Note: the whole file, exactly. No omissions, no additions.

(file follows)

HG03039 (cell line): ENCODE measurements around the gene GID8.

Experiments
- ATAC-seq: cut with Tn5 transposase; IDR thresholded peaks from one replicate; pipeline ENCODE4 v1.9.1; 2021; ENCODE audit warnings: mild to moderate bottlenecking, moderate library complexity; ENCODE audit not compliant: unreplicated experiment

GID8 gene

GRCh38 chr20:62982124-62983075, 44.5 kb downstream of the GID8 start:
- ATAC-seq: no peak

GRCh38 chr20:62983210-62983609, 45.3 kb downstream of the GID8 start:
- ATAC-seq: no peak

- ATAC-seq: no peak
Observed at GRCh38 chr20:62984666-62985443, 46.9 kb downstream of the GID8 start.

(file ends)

HG03039 (cell line): ENCODE measurements around the gene GID8.

Experiments
- ATAC-seq: cut with Tn5 transposase; IDR thresholded peaks from one replicate; pipeline ENCODE4 v1.9.1; 2021; ENCODE audit warnings: mild to moderate bottlenecking, moderate library complexity; ENCODE audit not compliant: unreplicated experiment

GID8 gene

GRCh38 chr20:62982124-62983075, 44.5 kb downstream of the GID8 start:
- ATAC-seq: no peak

GRCh38 chr20:62983210-62983609, 45.3 kb downstream of the GID8 start:
- ATAC-seq: no peak

- ATAC-seq: no peak
Observed at GRCh38 chr20:62984666-62985443, 46.9 kb downstream of the GID8 start.